- Author: Ben Faber
Soils vary across a landscape according to soil-forming factors present in a particular location. To help those involved in land management and planning, the U.S. Department of Agriculture launched the National Soil Survey in 1899 to systematically map changes in soils across the country. Results were originally organized by county, and the mapping results published in county soil surveys.While the paper surveys were useful, one had to use several maps at different scales to locate the soil-map units for a site-specific location, then cross-reference the mapping unit to tables provided in the survey to obtain information on soil properties. Today, county soil survey information has been converted to a digital format known as the Web Soil Survey (WSS), which is accessible to the public via the Internet. The WSS provides the USDA's official soil survey data and information in a digital format. The tool was developed and is maintained by the USDA's Natural Resources Conservation Service (NRCS). Information in WSS is generated from the National Cooperative Soil Survey conducted by NRCS. The WSS can provide user-defined, site-specific information on soil properties that can be useful for agricultural producers, conservation professionals, scientists and others.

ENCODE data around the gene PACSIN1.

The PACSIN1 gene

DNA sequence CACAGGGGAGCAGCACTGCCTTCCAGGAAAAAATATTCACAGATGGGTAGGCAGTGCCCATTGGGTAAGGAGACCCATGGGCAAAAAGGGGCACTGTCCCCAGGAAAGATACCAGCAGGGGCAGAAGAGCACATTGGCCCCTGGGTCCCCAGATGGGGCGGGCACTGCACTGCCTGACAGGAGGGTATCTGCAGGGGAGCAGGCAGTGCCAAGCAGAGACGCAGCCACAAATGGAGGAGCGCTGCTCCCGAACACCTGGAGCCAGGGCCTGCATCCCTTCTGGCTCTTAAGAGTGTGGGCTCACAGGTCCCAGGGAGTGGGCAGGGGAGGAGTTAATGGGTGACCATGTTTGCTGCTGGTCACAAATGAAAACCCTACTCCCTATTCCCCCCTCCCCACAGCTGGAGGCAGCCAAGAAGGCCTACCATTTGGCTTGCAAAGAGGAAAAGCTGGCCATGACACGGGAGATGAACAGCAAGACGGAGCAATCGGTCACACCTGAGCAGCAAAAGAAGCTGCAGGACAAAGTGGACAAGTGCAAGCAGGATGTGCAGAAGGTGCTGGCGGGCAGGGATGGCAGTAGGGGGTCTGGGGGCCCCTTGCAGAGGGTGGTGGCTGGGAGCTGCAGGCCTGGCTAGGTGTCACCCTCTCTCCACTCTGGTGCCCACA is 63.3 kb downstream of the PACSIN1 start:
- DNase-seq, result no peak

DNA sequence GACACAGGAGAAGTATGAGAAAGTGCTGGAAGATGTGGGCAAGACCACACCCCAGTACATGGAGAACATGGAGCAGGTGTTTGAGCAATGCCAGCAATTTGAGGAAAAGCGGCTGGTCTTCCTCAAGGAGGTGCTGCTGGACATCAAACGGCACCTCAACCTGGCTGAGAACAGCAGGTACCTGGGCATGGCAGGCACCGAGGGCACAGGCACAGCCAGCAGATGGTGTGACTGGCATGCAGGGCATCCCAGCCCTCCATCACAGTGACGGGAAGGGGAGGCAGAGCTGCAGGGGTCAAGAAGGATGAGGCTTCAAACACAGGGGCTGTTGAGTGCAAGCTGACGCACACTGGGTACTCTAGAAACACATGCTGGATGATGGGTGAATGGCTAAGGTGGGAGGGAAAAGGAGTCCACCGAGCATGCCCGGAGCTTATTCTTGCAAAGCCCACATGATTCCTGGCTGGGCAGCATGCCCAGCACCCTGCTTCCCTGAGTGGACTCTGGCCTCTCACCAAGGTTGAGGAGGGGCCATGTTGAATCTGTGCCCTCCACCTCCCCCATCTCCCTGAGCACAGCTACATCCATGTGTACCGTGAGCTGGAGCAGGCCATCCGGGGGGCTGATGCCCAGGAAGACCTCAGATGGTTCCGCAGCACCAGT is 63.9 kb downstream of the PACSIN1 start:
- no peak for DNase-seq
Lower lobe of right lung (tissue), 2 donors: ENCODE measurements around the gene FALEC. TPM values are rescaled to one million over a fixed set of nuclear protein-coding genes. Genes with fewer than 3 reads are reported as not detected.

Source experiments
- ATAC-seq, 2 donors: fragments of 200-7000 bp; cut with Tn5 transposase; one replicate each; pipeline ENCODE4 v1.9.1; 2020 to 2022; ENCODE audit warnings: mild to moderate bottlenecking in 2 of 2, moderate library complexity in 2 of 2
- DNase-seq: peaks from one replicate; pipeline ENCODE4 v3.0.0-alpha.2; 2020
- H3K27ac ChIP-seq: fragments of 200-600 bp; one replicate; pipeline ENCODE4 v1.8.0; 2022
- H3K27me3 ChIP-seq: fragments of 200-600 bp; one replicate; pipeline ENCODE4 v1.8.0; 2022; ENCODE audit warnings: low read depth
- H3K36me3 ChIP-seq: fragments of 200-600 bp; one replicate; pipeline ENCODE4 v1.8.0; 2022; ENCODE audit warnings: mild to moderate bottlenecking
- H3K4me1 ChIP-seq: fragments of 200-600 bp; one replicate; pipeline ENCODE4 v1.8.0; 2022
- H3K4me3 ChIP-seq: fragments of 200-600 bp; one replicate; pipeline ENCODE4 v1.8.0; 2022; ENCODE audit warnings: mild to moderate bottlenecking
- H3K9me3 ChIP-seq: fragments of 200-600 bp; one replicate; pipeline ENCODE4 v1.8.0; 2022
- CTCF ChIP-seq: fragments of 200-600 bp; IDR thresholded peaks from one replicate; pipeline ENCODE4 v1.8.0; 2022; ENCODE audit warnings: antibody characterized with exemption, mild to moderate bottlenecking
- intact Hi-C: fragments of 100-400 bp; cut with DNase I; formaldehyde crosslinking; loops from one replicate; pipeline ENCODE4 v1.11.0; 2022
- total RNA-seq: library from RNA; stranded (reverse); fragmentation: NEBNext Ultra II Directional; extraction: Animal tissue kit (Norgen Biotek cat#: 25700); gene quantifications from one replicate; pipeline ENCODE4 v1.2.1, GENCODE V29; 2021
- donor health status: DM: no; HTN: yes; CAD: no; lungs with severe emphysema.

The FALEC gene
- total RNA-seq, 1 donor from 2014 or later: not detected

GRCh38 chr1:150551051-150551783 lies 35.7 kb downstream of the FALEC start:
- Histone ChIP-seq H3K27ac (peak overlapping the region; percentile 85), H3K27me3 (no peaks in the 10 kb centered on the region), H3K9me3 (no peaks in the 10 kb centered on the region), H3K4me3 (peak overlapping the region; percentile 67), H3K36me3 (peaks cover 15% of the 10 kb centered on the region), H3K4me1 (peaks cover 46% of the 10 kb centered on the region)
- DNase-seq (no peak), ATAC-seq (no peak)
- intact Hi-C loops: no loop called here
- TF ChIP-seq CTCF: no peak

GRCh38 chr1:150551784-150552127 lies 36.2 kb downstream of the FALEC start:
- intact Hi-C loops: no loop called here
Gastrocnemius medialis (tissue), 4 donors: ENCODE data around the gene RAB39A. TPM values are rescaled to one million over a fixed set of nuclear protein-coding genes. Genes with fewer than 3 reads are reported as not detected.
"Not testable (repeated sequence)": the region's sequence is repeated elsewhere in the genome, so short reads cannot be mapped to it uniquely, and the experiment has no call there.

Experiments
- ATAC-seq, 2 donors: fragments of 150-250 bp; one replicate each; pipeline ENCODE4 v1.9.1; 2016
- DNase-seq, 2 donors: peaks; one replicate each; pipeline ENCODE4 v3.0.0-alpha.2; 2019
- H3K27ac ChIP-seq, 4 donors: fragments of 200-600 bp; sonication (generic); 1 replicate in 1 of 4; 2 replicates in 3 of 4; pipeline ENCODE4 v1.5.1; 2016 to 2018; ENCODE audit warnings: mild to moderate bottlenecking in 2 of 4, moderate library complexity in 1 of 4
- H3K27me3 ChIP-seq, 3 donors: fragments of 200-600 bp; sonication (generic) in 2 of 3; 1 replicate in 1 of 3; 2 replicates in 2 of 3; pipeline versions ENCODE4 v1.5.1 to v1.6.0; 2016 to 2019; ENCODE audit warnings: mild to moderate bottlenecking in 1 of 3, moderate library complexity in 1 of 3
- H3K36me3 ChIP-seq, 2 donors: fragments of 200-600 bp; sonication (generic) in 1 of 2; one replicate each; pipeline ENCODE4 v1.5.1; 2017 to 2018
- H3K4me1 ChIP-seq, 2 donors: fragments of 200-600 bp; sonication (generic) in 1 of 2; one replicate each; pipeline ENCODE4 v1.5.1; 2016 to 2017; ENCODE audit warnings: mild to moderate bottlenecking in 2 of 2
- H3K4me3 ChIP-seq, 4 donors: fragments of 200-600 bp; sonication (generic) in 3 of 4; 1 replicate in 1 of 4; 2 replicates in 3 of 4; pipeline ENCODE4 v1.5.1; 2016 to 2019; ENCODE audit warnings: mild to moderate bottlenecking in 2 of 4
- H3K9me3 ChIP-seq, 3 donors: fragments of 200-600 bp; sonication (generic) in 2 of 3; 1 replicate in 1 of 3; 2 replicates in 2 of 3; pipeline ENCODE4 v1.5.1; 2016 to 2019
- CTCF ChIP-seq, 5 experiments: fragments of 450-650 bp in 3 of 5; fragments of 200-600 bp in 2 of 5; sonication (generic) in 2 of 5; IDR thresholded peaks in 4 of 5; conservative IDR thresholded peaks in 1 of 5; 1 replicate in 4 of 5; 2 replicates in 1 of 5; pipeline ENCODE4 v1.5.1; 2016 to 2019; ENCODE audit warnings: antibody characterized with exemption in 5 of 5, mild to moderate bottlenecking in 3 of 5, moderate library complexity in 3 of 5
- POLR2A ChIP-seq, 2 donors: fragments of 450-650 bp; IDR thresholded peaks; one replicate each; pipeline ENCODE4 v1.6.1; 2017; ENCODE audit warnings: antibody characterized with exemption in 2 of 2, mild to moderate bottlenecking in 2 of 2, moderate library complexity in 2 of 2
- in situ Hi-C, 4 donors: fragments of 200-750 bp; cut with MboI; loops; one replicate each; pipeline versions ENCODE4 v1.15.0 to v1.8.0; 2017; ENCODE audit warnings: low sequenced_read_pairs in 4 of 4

It is important to note that the accuracy of WSS is determined by the scale of the soil map. Most soil surveys are conducted at a scale of 1:20,000; reading soil data and maps should be performed at the same scale to ensure accuracy. A major advantage of WSS over the original paper surveys is that data can be extracted in digital formats, which can be imported directly into a geographic information system (GIS). The information can thenbe spatially aligned with other digital information, such as maps, satellite imagery, photo- graphs, and user-specified geographic coordinates obtained from global positioning systems, or GPS. This allows land-resource managers to efficiently aggregate information tailored to a specific purpose or location. For example, agricultural producers can overlay crop yield maps created with yield monitors with WSS information to determine how different soils may affect crop production
Web Soil Survey (WSS) provides soil data and information produced by the National Cooperative Soil Survey. It is operated by the USDA Natural Resources Conservation Service (NRCS) and provides access to the largest natural resource information system in the world. NRCS has soil maps and data available online for more than 95 percent of the nation's counties and anticipates having 100 percent in the near future. The site is updated and maintained online as the single authoritative source of soil survey information.
Soil surveys can be used for general farm, local, and wider area planning. Onsite investigation is needed in some cases, such as soil quality assessments and certain conservation and engineering applications. For more detailed information, contact your local USDA Service Center at the following link: USDA Service Center or your NRCS State Soil Scientist at the following link: NRCS State Soil Scientist.